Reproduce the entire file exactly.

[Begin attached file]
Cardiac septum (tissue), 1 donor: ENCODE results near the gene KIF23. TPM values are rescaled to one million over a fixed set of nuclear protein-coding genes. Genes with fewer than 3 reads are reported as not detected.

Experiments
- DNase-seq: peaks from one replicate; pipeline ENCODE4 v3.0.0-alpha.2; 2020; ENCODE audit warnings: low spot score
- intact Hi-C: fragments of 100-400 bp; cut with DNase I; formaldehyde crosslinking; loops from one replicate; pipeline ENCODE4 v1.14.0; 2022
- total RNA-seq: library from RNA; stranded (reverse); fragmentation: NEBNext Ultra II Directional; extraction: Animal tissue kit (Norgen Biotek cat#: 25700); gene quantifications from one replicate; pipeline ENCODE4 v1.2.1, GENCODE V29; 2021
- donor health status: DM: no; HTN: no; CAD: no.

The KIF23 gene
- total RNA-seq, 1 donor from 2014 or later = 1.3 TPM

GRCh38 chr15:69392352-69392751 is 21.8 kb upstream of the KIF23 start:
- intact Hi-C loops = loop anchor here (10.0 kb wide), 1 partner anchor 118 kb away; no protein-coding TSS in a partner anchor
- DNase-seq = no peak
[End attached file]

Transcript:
Cardiac septum (tissue), 1 donor: ENCODE results near the gene KIF23. TPM values are rescaled to one million over a fixed set of nuclear protein-coding genes. Genes with fewer than 3 reads are reported as not detected.

Experiments
- DNase-seq: peaks from one replicate; pipeline ENCODE4 v3.0.0-alpha.2; 2020; ENCODE audit warnings: low spot score
- intact Hi-C: fragments of 100-400 bp; cut with DNase I; formaldehyde crosslinking; loops from one replicate; pipeline ENCODE4 v1.14.0; 2022
- total RNA-seq: library from RNA; stranded (reverse); fragmentation: NEBNext Ultra II Directional; extraction: Animal tissue kit (Norgen Biotek cat#: 25700); gene quantifications from one replicate; pipeline ENCODE4 v1.2.1, GENCODE V29; 2021
- donor health status: DM: no; HTN: no; CAD: no.

The KIF23 gene
- total RNA-seq, 1 donor from 2014 or later = 1.3 TPM

GRCh38 chr15:69392352-69392751 is 21.8 kb upstream of the KIF23 start:
- intact Hi-C loops = loop anchor here (10.0 kb wide), 1 partner anchor 118 kb away; no protein-coding TSS in a partner anchor
- DNase-seq = no peak